Earlier this week, as I was contemplating the idea of thankfulness for the upcoming holiday, I found myself struggling to put my thoughts on paper, so to speak, and it upset me a great deal. I am immensely grateful for my life and should therefore have little to no difficulty articulating my appreciation. And yet the words would not come. I know that I’m not alone in this place; we always seem to want to find the most eloquent words to express thanks. Because I believe that life’s gifts come from a higher source, I decided to seek some divine intervention and had a definite aha moment when I read the following quote by a French priest named Pierre Teilhard de Chardin: “We are not human beings having a spiritual experience. We are spiritual beings having a human experience.” Hmmmm, right? Now if I said that I spent a lot of time perusing things this man has written, I would be telling you one big fat lie, so I’ll admit that I’m new to his work. What I loved about this particular concept was that I found it to be a bit mind bending, and since we are constantly barraged with recommendations to follow a spiritual path, his words also felt somewhat new and refreshing. But then again, are they really?
Two weeks ago, I was sitting in a small armchair in the sun-filled lobby of Penn Princeton hospital waiting for good news and for inspiration to come to me about this blog post. There was another similar chair directly across from me that was unoccupied until a young girl in scrubs sat down and became absorbed in some very focused work on her laptop. She seemed to suddenly finish whatever it was that she was so intently doing and before I knew it, she was gone. A while passed before I realized that she’d left a small book on the arm of the chair that looked like a journal of some kind. It had flowers and leaves on it and a dark green ribbon that marked a place in its pages, maybe for the last entry she’d been working on earlier that day. I’m not certain if it was the reflective mood that I was in, or the lingering energy of the spooky eclipse that I’d watched at 6:00 am that morning, or the way in which the light was hitting the arm of that chair in such a particular way, but that little book began to take on a strange significance for me. It had to be important to the girl. Did she realize it was lost? Would she know where to find it? What was it meant to represent for me as it sat there looking so forlorn and left behind in that sunshiny place?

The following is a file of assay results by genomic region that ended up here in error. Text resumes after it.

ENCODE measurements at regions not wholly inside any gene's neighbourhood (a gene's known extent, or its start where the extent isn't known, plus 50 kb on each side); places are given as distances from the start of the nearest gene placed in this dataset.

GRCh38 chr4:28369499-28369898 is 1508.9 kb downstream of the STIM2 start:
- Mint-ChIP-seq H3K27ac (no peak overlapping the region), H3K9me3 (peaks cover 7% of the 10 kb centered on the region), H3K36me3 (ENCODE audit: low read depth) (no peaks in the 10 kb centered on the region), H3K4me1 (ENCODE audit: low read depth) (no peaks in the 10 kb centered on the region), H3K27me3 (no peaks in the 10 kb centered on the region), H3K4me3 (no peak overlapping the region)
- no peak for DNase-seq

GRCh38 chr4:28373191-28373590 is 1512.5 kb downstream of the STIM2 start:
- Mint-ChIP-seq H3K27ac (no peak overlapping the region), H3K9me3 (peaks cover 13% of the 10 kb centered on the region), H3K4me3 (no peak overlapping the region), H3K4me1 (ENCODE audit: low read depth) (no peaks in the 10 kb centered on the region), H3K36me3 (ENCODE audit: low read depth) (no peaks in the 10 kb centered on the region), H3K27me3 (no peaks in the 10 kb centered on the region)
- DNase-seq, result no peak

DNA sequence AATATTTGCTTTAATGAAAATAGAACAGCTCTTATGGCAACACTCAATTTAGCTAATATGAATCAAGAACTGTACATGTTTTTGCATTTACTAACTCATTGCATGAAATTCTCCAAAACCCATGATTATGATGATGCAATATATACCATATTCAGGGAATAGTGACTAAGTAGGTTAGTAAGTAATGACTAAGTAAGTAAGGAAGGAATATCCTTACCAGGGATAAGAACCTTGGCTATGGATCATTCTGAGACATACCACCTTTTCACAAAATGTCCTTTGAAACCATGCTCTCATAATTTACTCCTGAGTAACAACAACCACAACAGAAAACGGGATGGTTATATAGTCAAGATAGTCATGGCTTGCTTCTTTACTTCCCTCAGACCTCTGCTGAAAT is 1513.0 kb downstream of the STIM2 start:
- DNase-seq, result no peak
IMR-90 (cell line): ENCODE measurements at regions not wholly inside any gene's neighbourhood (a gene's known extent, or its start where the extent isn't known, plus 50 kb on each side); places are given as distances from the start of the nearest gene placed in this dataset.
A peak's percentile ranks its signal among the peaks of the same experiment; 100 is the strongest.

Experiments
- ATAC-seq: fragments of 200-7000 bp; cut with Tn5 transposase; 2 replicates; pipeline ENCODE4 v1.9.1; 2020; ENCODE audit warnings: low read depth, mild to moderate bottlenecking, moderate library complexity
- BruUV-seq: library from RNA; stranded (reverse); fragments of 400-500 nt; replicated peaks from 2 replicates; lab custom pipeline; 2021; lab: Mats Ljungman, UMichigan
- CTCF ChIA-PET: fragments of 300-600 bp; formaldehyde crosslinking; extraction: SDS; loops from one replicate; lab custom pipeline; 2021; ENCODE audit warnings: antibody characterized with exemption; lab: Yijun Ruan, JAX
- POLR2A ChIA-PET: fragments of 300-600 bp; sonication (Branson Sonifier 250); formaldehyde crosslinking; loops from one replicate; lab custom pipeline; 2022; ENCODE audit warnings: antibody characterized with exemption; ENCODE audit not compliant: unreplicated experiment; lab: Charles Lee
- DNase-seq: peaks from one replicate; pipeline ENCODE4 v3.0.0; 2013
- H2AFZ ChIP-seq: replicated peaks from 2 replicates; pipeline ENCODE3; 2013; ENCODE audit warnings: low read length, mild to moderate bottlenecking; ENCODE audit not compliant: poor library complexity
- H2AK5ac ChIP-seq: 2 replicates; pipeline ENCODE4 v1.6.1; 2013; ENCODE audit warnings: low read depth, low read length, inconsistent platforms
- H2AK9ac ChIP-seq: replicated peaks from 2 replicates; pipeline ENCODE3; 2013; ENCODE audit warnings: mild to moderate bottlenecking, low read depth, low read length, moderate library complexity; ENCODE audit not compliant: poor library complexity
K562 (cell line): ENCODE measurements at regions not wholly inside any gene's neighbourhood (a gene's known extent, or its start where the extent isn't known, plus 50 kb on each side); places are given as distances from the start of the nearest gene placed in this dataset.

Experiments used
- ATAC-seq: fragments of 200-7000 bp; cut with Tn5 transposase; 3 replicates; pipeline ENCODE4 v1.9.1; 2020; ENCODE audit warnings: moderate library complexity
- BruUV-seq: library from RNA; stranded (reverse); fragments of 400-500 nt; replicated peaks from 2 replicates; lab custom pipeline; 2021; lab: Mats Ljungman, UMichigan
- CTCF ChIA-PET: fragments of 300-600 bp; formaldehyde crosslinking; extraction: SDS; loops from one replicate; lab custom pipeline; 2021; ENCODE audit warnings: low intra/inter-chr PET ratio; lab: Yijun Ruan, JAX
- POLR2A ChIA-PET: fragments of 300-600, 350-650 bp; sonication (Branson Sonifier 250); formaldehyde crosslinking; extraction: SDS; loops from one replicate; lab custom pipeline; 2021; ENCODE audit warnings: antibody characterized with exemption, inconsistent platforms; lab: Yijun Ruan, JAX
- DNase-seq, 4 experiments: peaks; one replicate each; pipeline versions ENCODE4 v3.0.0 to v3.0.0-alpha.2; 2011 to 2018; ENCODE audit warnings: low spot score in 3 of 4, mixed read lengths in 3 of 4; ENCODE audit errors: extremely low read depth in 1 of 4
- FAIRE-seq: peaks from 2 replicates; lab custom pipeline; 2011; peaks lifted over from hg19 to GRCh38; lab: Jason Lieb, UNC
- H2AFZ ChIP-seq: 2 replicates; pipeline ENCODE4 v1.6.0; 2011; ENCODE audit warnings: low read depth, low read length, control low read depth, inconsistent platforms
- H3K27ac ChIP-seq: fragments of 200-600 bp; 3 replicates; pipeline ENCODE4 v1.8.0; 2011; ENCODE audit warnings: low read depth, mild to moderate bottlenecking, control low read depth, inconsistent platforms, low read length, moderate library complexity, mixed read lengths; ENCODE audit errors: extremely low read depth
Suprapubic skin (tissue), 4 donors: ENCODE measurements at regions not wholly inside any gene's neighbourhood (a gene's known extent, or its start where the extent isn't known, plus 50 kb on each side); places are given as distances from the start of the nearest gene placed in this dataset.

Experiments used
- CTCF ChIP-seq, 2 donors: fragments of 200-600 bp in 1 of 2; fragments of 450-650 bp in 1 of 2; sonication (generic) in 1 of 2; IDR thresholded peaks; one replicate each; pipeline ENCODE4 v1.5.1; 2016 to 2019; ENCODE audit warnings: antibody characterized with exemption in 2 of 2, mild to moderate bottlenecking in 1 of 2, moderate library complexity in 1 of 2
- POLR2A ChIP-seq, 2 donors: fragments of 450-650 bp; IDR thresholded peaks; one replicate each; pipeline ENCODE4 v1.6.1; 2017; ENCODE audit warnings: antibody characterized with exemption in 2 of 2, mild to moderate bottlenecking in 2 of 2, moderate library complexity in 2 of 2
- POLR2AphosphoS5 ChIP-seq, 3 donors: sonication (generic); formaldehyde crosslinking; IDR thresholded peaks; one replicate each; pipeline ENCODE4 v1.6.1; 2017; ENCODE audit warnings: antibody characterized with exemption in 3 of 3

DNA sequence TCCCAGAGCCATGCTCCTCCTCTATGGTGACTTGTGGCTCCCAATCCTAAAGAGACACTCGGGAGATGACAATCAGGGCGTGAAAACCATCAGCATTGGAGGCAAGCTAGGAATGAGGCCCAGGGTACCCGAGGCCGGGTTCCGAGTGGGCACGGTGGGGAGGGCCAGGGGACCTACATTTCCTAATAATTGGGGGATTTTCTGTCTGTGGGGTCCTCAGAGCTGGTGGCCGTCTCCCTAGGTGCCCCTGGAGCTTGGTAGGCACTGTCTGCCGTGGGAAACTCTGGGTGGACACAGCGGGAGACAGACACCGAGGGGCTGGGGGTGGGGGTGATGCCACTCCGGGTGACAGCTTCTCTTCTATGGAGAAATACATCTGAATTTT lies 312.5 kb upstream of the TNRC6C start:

As a brief introduction, I’m reprising this post because the circumstances of this past week made these words that I wrote over four years ago even more meaningful for me. On Tuesday, I accompanied my partner in crime / partner in life, Cathy, to what should have been routine hip surgery. It turned out to be anything but that. To say that I am grateful she is home and recovering (albeit without a new hip) and still filling my life with so much nuance is the greatest understatement I have every made. I hope you enjoy rereading this post, or reading it for the first time. I’ll be back next week with something new.
People often ask me how I come up with ideas for cocktails, especially those that I create for my job at Recklesstown. I tell them honestly that I really don’t know the answer, and that I’ve allowed it to become a matter of intuition. Because I make that statement quite frequently, I’ve come to wonder exactly what it is that I’m talking about. Let me give you an example. The other night, my son Zachary texted me to ask if there was a way to make an elevated version of a Jack and Coke. I suggested that he use a better whiskey and then learned that I’d misunderstood the question. He wanted to know if we could make a fancier riff on a Jack and Coke that we could serve for his son Jack’s birthday dinner, which happens to be tonight. Ahhhh. Well sure. Let me think on it. And so I considered the idea of taking the cocktail apart and reassembling it in a new way by adding a few ingredients to a syrup I’d recently created for work, along with a citrus cordial and the Jack Daniels. The cocktail materialized in my mind in a relatively short period of time, yet I’m inclined to say that the steps I’ve just described were not a product of intuition. I think, to the contrary, that they are more related to the accelerated logical thinking that comes from doing something over and over again until it becomes a refined process. Still, it seems as though intuition has to be involved in some way, right? Otherwise, without tediously tasting the addition of every new ingredient, I’d never have been able to say with certainty that I thought the drink would work. And yet I knew, without a doubt, that it would. Is this because I’ve developed a certain level of confidence in what I do? Of course. It has become a matter of trust. The question is whether or not that’s the same as it being a matter of intuition.